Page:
2. Mapping Biomolecule Markers onto Models
The relation between biomolecular changes observed in body fluids such as plasma or urine and in a diseased cell, tissue, organ, organism or organ system often is unclear. Fundamental to this invention is that a causal system model (CSM) of the diseased organ generated as set forth above may be used to identify key molecular networks associated with disease state, and that the model may be used to improve, validate, or help direct a search for informative biomarkers. Thus, practice of the invention may suggest addition or deletion of candidate components identified empirically in an accessible body fluid thought to be characteristic of the diseased organ, or to direct a search in a body fluid for biomarkers predicted by the model to be present in samples from diseased individuals. This mechanistic biomarker analysis is illustrated schematically in FIG. 16. A graphical illustration of a causal system model of diseased target tissue is illustrated as the central element of the process. It comprises a collection of connected nodes representing a causal biochemical/molecular biological model of a disease. Flanking the model is a urine compartment and a plasma compartment within which are measured changes in abundance of biomolecules observed in test individuals vs. controls. The methods of the invention use the model to determine which observed changes in the urine or plasma compartment are characteristic of the biological state under study and which are artifacts not directly related to the state. Informative biomolecules predicted by the CSM may be directly within the CSM (i.e., may be a protein, protein breakdown product, or metabolite, for example, that is characteristic of the biological state and should appear in the body fluid), or may not be within the CSM. In the latter case, the knowledgebase and the tools used to probe it may be used to predict which biomolecules upstream or downstream of a component within the CSM should appear in the body fluid.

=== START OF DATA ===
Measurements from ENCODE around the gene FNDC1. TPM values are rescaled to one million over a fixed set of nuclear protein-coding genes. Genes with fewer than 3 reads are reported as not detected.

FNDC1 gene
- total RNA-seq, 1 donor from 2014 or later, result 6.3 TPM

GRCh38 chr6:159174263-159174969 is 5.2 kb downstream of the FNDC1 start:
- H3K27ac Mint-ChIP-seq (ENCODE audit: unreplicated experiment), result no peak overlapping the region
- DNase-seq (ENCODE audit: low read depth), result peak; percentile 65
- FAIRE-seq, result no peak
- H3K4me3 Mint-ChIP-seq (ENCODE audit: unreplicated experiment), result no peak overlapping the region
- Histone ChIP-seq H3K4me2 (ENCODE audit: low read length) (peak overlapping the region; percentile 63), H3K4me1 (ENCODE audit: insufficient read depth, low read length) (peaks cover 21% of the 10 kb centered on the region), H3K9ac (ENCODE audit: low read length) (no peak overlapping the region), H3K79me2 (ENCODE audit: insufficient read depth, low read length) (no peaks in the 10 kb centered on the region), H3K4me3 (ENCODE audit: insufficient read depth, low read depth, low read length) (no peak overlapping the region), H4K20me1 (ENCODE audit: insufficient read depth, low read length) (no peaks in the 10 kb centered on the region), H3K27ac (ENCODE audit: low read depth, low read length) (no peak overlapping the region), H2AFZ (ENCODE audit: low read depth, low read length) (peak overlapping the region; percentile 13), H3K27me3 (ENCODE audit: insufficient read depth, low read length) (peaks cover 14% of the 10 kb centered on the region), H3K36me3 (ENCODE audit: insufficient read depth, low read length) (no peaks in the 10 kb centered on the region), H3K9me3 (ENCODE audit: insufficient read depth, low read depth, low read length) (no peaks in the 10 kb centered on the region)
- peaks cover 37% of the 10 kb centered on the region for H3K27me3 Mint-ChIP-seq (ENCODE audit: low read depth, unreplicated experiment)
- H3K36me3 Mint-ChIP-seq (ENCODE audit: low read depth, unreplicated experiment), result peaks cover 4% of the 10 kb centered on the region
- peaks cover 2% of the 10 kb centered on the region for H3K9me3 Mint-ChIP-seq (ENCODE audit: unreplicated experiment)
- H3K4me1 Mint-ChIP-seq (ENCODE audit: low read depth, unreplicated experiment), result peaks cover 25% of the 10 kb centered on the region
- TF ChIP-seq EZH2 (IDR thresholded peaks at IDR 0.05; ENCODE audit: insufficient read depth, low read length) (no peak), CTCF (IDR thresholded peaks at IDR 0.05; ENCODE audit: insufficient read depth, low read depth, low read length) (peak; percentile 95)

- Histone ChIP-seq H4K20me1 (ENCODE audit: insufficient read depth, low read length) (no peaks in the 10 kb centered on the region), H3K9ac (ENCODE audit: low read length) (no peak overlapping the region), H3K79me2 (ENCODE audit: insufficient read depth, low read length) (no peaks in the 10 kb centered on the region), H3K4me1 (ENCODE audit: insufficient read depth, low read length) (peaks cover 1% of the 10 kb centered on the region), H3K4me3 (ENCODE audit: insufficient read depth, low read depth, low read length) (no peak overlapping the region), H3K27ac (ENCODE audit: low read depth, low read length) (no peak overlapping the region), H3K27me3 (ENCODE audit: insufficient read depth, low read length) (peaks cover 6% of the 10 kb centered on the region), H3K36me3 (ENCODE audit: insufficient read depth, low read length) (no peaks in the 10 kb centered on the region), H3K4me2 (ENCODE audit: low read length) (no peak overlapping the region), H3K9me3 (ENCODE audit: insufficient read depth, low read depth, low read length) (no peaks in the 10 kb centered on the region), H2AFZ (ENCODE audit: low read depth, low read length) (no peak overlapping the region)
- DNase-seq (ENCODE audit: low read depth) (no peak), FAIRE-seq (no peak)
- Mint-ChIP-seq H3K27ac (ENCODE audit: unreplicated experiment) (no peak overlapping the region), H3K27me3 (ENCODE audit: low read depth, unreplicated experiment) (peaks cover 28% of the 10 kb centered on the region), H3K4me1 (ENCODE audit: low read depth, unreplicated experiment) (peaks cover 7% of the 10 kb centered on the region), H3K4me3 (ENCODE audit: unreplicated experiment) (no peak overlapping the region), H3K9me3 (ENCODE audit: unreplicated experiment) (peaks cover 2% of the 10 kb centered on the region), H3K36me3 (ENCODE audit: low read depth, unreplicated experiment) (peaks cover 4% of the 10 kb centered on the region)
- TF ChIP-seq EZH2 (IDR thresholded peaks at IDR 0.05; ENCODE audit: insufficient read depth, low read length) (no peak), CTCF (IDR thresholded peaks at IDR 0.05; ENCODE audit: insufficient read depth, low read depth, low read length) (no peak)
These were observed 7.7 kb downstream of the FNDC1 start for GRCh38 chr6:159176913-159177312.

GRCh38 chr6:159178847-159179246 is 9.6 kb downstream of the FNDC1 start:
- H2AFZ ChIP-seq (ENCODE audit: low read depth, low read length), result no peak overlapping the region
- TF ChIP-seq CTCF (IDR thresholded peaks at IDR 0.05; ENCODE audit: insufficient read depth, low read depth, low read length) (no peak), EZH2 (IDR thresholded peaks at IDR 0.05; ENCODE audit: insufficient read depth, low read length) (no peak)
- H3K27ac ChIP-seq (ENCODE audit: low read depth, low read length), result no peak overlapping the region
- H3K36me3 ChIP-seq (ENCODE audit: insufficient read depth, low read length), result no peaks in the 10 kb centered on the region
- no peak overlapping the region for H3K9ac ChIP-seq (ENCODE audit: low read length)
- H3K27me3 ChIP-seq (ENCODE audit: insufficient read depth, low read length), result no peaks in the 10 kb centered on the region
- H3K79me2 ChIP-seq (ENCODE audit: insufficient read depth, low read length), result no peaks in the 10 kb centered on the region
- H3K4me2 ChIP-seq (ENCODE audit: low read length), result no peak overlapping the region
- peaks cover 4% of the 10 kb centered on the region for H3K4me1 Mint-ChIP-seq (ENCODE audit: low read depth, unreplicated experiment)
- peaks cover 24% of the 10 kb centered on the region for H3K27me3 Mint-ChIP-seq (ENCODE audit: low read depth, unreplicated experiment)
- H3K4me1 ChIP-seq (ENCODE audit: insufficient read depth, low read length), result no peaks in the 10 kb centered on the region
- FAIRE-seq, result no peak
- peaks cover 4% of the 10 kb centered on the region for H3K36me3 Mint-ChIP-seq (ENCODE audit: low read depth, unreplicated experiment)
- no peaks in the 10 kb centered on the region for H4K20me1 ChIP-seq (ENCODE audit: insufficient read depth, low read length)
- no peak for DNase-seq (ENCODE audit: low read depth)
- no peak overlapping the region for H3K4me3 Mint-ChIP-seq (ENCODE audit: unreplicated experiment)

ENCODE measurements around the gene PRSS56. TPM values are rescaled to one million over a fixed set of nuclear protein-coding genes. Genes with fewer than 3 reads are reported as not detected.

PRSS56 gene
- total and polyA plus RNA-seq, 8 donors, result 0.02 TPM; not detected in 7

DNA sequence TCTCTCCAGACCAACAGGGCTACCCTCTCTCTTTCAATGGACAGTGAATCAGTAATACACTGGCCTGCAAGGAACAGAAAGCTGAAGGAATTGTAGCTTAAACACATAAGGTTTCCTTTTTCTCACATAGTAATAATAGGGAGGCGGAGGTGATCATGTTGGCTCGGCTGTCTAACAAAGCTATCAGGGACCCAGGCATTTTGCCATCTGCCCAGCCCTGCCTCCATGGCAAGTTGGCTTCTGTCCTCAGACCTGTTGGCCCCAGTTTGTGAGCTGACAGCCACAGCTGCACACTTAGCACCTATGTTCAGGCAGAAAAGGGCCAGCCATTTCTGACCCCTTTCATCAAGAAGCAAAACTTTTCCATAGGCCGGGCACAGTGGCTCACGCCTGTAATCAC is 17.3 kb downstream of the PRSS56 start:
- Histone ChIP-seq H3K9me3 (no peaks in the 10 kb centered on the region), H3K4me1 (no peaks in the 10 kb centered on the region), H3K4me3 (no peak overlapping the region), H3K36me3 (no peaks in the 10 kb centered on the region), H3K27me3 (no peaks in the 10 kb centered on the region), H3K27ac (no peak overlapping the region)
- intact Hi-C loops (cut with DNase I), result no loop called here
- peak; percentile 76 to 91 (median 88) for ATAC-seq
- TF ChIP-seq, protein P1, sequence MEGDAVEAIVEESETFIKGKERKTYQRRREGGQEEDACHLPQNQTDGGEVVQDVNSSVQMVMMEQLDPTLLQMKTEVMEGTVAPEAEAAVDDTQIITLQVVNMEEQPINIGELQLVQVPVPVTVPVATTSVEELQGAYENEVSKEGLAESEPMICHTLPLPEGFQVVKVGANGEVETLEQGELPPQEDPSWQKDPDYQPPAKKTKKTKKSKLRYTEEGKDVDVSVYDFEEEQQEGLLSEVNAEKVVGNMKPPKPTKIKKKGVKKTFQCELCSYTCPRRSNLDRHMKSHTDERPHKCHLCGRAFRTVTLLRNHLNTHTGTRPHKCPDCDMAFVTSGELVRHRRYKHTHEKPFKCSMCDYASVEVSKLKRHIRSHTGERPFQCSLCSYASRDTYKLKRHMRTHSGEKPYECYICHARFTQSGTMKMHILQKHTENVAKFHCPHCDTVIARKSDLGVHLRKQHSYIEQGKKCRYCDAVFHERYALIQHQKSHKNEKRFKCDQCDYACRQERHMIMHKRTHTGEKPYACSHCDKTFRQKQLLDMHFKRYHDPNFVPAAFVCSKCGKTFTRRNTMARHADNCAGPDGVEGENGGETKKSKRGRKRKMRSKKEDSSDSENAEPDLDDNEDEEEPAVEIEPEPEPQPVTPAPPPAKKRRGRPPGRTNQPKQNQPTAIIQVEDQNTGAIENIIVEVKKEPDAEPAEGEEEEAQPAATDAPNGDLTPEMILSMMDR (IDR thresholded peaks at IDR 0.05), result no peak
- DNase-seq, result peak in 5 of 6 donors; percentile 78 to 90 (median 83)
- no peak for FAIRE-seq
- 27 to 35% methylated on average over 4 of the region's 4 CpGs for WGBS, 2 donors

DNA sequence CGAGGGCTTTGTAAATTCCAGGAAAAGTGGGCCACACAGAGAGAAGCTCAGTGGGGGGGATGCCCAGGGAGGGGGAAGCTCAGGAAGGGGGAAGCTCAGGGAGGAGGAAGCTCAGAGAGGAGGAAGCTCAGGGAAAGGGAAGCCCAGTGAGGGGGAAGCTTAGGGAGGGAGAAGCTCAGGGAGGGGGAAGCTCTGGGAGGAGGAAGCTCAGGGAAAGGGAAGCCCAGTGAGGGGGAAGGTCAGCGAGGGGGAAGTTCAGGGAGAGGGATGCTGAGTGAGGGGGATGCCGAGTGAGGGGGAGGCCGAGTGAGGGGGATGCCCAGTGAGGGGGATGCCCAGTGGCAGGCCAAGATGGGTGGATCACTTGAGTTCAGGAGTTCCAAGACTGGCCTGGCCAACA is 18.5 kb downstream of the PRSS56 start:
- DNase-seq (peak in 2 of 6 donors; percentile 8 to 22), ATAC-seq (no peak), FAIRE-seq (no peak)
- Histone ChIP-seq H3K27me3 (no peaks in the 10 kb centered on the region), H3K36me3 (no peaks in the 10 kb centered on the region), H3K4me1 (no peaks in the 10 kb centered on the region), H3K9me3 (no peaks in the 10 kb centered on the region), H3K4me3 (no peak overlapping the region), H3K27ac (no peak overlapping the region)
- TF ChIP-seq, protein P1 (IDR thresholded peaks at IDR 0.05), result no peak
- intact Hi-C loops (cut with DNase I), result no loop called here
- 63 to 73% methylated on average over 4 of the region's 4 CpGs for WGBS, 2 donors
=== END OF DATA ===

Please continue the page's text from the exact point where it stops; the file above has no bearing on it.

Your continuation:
FIG. 17 graphically illustrates a simple CSM. The rectangular grey boxes connected to others represent nodes comprising the CSM. Circled nodes represent biomarker candidates causally connected to the model. The biomarkers are selected because the model predicts that they should appear or change in abundance and should be present in a sample from an animal in the biological state under investigation.
The invention may be practiced in at least two ways. In one approach, biomolecules and related concentrations of biomolecules that are identified empirically from samples of animals in the biological state of interest are assessed, i.e., mapped onto or compared with, a causal model such as one of the types produced above. For example, samples obtained from an association study thought to be individually or collectively indicative of the biological state can be compared with a model to identify the biomolecules (including concentrations of biomolecules and/or sets of biomolecules and biomolecule concentrations) to discern candidate biomarkers for the biological state.
In this approach, candidate biomolecules identified from the samples that do not appear to be involved in the underlying biology (as indicated by their absence from the model or models, or by their predicted absence from accessible body fluids from the mammal) may be eliminated as candidates for inclusion in a profile. Biomolecules predicted by the model, for example, to be increased in concentration, or to appear in the blood or other sample as a consequence of the biological state, and found in the empirical association study, may be included. The included biomolecules represent candidate biomarkers.
In a second approach, a causal model is created and examined to identify biomolecules (including concentrations of biomolecules and/or sets of biomolecules and biomolecule concentrations) that should be (are predicted by a model to be) present, absent, increased in abundance, or decreased in abundance, in test samples as compared with control samples.
In this second approach, before starting an empirical study, such as an association study attempting to develop a profile of some biological state of a cell or tissue, e.g., a tumor, a causal analysis may be performed to produce detailed biochemical mechanistic hypotheses underlying the biological state. The biomolecules involved in these models, or those associated with biomolecules directly involved in the model, e.g., downstream entities, then may be examined to determine which, as compared to a "normal" biochemistry of a cell, tissue, organ or organ system of an individual not in the biological state, the model predicts should be present in the sample of interest, e.g., blood. The candidate biomolecules identified by the model can be confirmed by direct empirical studies, to determine biomarkers indicative of the biological state. For example, samples from individuals known to have or be in the biological state can be used to confirm the presence of the biomolecules.